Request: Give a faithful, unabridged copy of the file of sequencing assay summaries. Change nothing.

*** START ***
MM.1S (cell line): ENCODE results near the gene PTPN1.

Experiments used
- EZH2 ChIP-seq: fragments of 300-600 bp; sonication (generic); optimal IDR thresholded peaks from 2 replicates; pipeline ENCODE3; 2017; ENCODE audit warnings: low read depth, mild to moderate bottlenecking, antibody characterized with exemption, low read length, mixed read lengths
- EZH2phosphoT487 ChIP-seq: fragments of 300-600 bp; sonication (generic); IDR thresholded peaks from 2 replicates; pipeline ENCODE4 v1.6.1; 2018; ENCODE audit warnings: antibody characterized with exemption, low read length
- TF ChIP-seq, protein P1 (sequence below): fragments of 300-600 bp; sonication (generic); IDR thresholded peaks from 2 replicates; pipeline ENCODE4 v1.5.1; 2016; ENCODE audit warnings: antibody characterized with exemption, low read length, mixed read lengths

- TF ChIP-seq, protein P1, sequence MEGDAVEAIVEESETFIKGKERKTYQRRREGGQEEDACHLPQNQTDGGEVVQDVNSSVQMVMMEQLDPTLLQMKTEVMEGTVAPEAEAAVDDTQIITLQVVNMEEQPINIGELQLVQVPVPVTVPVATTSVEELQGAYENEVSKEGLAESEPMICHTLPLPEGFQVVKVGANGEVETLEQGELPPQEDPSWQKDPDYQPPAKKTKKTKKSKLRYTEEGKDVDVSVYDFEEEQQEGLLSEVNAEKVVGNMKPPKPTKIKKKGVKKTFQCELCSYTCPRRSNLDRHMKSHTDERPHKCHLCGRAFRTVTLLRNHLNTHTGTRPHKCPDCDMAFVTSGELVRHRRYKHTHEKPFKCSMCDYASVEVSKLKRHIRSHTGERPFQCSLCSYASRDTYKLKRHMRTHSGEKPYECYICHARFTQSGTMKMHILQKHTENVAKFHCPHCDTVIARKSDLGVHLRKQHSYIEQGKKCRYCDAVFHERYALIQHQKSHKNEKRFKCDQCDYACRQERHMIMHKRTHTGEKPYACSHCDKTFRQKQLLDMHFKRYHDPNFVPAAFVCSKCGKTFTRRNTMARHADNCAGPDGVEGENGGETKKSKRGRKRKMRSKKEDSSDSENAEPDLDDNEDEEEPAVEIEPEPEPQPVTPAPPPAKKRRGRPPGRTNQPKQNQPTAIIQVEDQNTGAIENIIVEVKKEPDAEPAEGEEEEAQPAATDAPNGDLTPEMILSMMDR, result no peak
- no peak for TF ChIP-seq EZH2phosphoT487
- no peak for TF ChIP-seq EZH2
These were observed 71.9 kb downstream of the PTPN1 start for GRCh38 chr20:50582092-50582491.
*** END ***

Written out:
MM.1S (cell line): ENCODE results near the gene PTPN1.

Experiments used
- EZH2 ChIP-seq: fragments of 300-600 bp; sonication (generic); optimal IDR thresholded peaks from 2 replicates; pipeline ENCODE3; 2017; ENCODE audit warnings: low read depth, mild to moderate bottlenecking, antibody characterized with exemption, low read length, mixed read lengths
- EZH2phosphoT487 ChIP-seq: fragments of 300-600 bp; sonication (generic); IDR thresholded peaks from 2 replicates; pipeline ENCODE4 v1.6.1; 2018; ENCODE audit warnings: antibody characterized with exemption, low read length
- TF ChIP-seq, protein P1 (sequence below): fragments of 300-600 bp; sonication (generic); IDR thresholded peaks from 2 replicates; pipeline ENCODE4 v1.5.1; 2016; ENCODE audit warnings: antibody characterized with exemption, low read length, mixed read lengths

- TF ChIP-seq, protein P1, sequence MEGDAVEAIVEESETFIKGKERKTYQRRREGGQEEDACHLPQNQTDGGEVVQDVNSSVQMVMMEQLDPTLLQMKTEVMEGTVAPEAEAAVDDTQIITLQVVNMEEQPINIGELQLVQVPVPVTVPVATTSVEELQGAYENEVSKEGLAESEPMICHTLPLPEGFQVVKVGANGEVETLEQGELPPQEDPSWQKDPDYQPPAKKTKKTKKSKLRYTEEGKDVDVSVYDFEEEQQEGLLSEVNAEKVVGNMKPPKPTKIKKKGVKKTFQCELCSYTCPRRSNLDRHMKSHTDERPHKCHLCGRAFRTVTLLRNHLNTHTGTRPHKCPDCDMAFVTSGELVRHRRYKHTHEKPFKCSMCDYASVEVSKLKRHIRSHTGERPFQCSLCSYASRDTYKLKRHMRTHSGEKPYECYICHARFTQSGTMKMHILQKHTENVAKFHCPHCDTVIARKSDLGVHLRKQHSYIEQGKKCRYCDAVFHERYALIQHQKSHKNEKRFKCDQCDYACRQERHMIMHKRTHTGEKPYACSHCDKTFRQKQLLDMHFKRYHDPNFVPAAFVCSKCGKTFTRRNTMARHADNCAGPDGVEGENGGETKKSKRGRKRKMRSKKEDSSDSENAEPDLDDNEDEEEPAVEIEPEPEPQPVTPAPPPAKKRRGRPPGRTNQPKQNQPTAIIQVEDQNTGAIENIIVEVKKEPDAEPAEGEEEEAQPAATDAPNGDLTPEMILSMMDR, result no peak
- no peak for TF ChIP-seq EZH2phosphoT487
- no peak for TF ChIP-seq EZH2
These were observed 71.9 kb downstream of the PTPN1 start for GRCh38 chr20:50582092-50582491.